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Hush! I must bear my own ills, and when the grief is single, I will not bear it double. What you call vile and infamous, [690] would be mine, if I cause you, who have toiled with me, to die; for it is not a hardship for me, suffering as I do at the hands of the gods, to give up my life. But you are prosperous, and you have a house that is pure, not afflicted, while mine is impious and unfortunate. [695] If you are saved and get sons from my sister, whom I gave to you for wife, my name would remain and the whole house of my father would not be wiped out in childlessness. But go, and live, and dwell in my father's house. [700] And when you come to Hellas and to Argos of the horses, I charge you, by this right hand: heap up a tomb and build a memorial for me, and let my sister give her hair and tears to the tomb. Report that I died at the hand of an Argive [705] woman, at an altar, purified for death. Do not ever betray my sister, when you see how lonely is my father's house that you have joined by marriage. And now farewell; I have found you the dearest of my friends, you who have hunted with me, grown up with me, [710] and borne with me many miseries.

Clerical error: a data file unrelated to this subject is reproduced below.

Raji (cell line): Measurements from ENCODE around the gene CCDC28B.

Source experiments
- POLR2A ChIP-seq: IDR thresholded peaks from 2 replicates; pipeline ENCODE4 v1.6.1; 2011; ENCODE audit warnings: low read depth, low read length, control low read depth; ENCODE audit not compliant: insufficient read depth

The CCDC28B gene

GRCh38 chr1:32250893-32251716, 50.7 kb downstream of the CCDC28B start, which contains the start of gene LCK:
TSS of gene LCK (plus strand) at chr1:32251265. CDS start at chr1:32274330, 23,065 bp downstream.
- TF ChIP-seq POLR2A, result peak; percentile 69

Phoebus, though a prophet, has deceived me; creating his plot, he drove me far away from Hellas, ashamed of his earlier prophecies. I gave him my all and trusted in his words, [715] killed my mother, and myself perish in turn.

You will have a tomb, and I will never betray your sister's bed, unhappy youth, since I will hold you dearer when dead than when alive. But the prophecy of the god has not destroyed you yet; [720] although you stand near to slaughter. Great misfortune can offer great reversals, when it is fated; it can indeed.

Silence; the words of Phoebus are no benefit to me; here comes the woman out of the temple.

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  • Commentary references to this page (1):
    • Sir Richard C. Jebb, Commentary on Sophocles: Oedipus at Colonus, 367
  • Cross-references to this page (1):
    • Herbert Weir Smyth, A Greek Grammar for Colleges, PARTICLES
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